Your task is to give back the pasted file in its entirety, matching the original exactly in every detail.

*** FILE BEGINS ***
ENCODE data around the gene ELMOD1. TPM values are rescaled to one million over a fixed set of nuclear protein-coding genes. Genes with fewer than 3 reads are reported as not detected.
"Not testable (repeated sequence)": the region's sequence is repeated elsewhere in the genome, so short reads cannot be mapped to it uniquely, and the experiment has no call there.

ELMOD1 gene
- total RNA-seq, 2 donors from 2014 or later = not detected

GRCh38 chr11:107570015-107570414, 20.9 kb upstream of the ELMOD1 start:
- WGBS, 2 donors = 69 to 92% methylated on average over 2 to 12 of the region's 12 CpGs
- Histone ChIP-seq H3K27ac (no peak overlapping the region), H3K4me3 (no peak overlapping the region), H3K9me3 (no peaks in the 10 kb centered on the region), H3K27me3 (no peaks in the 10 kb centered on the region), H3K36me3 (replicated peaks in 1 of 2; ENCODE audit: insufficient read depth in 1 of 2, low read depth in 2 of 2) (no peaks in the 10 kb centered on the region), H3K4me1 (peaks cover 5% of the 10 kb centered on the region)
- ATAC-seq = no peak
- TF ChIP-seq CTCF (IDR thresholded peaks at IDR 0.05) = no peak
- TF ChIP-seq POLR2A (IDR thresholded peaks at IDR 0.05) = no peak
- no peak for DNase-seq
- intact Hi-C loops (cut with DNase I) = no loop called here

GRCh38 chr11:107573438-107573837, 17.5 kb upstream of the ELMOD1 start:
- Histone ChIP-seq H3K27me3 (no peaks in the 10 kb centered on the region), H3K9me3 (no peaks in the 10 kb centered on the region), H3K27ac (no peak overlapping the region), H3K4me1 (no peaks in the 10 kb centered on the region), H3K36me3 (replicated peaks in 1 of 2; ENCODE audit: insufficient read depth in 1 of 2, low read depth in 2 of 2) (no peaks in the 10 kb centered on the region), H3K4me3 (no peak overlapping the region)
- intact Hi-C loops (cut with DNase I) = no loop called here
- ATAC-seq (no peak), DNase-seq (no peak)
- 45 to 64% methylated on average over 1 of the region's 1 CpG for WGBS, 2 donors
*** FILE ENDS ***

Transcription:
ENCODE data around the gene ELMOD1. TPM values are rescaled to one million over a fixed set of nuclear protein-coding genes. Genes with fewer than 3 reads are reported as not detected.
"Not testable (repeated sequence)": the region's sequence is repeated elsewhere in the genome, so short reads cannot be mapped to it uniquely, and the experiment has no call there.

ELMOD1 gene
- total RNA-seq, 2 donors from 2014 or later = not detected

GRCh38 chr11:107570015-107570414, 20.9 kb upstream of the ELMOD1 start:
- WGBS, 2 donors = 69 to 92% methylated on average over 2 to 12 of the region's 12 CpGs
- Histone ChIP-seq H3K27ac (no peak overlapping the region), H3K4me3 (no peak overlapping the region), H3K9me3 (no peaks in the 10 kb centered on the region), H3K27me3 (no peaks in the 10 kb centered on the region), H3K36me3 (replicated peaks in 1 of 2; ENCODE audit: insufficient read depth in 1 of 2, low read depth in 2 of 2) (no peaks in the 10 kb centered on the region), H3K4me1 (peaks cover 5% of the 10 kb centered on the region)
- ATAC-seq = no peak
- TF ChIP-seq CTCF (IDR thresholded peaks at IDR 0.05) = no peak
- TF ChIP-seq POLR2A (IDR thresholded peaks at IDR 0.05) = no peak
- no peak for DNase-seq
- intact Hi-C loops (cut with DNase I) = no loop called here

GRCh38 chr11:107573438-107573837, 17.5 kb upstream of the ELMOD1 start:
- Histone ChIP-seq H3K27me3 (no peaks in the 10 kb centered on the region), H3K9me3 (no peaks in the 10 kb centered on the region), H3K27ac (no peak overlapping the region), H3K4me1 (no peaks in the 10 kb centered on the region), H3K36me3 (replicated peaks in 1 of 2; ENCODE audit: insufficient read depth in 1 of 2, low read depth in 2 of 2) (no peaks in the 10 kb centered on the region), H3K4me3 (no peak overlapping the region)
- intact Hi-C loops (cut with DNase I) = no loop called here
- ATAC-seq (no peak), DNase-seq (no peak)
- 45 to 64% methylated on average over 1 of the region's 1 CpG for WGBS, 2 donors